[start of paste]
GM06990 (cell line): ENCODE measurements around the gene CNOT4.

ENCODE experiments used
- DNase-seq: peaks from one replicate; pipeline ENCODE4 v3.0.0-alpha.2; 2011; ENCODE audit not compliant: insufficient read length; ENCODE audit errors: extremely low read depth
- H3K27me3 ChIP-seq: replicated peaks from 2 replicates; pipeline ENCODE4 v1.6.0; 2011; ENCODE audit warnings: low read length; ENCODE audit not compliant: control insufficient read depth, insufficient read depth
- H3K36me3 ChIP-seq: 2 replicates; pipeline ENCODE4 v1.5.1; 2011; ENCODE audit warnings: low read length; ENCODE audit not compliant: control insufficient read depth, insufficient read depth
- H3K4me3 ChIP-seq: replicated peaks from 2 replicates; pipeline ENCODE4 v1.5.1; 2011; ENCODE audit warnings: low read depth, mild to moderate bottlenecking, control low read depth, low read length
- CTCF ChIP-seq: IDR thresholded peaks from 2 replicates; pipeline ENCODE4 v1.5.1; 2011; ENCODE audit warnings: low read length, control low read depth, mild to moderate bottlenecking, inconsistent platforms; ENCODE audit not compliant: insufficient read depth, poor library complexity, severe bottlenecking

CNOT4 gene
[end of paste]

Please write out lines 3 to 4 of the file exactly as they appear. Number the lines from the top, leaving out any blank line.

- DNase-seq: peaks from one replicate; pipeline ENCODE4 v3.0.0-alpha.2; 2011; ENCODE audit not compliant: insufficient read length; ENCODE audit errors: extremely low read depth
- H3K27me3 ChIP-seq: replicated peaks from 2 replicates; pipeline ENCODE4 v1.6.0; 2011; ENCODE audit warnings: low read length; ENCODE audit not compliant: control insufficient read depth, insufficient read depth